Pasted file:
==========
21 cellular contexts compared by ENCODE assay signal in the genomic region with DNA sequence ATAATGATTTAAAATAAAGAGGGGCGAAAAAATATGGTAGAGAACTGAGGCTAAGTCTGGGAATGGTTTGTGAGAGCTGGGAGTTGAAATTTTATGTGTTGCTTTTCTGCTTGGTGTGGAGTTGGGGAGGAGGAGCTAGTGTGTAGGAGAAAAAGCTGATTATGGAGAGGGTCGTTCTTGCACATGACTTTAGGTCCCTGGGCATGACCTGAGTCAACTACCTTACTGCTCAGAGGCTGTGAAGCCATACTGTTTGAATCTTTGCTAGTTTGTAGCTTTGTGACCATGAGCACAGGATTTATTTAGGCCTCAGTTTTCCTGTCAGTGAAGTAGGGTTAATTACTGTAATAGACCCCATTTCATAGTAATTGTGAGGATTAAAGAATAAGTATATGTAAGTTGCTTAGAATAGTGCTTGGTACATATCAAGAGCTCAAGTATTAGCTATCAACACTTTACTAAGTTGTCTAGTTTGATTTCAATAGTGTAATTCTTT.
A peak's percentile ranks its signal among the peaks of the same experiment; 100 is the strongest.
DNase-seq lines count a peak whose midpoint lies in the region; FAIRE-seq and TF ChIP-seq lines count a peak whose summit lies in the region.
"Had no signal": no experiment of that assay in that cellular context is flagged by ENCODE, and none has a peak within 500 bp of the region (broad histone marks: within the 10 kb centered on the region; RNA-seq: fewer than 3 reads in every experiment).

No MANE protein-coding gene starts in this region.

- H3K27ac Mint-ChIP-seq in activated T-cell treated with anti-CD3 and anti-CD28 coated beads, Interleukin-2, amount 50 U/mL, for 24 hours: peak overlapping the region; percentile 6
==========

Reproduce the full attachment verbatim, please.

21 cellular contexts compared by ENCODE assay signal in the genomic region with DNA sequence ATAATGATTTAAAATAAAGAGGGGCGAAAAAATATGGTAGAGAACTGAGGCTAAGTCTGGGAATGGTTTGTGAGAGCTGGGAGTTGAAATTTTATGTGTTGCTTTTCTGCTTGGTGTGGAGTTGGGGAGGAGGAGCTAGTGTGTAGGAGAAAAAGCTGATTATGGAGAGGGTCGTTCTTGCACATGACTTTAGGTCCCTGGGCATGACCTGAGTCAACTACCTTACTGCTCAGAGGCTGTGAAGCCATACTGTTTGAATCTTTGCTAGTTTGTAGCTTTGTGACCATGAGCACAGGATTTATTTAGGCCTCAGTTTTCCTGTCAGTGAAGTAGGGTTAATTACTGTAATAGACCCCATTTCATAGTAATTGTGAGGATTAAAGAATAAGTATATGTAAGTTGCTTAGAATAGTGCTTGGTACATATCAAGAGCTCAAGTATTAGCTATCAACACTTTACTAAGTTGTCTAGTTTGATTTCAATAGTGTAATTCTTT.
A peak's percentile ranks its signal among the peaks of the same experiment; 100 is the strongest.
DNase-seq lines count a peak whose midpoint lies in the region; FAIRE-seq and TF ChIP-seq lines count a peak whose summit lies in the region.
"Had no signal": no experiment of that assay in that cellular context is flagged by ENCODE, and none has a peak within 500 bp of the region (broad histone marks: within the 10 kb centered on the region; RNA-seq: fewer than 3 reads in every experiment).

No MANE protein-coding gene starts in this region.

- H3K27ac Mint-ChIP-seq in activated T-cell treated with anti-CD3 and anti-CD28 coated beads, Interleukin-2, amount 50 U/mL, for 24 hours: peak overlapping the region; percentile 6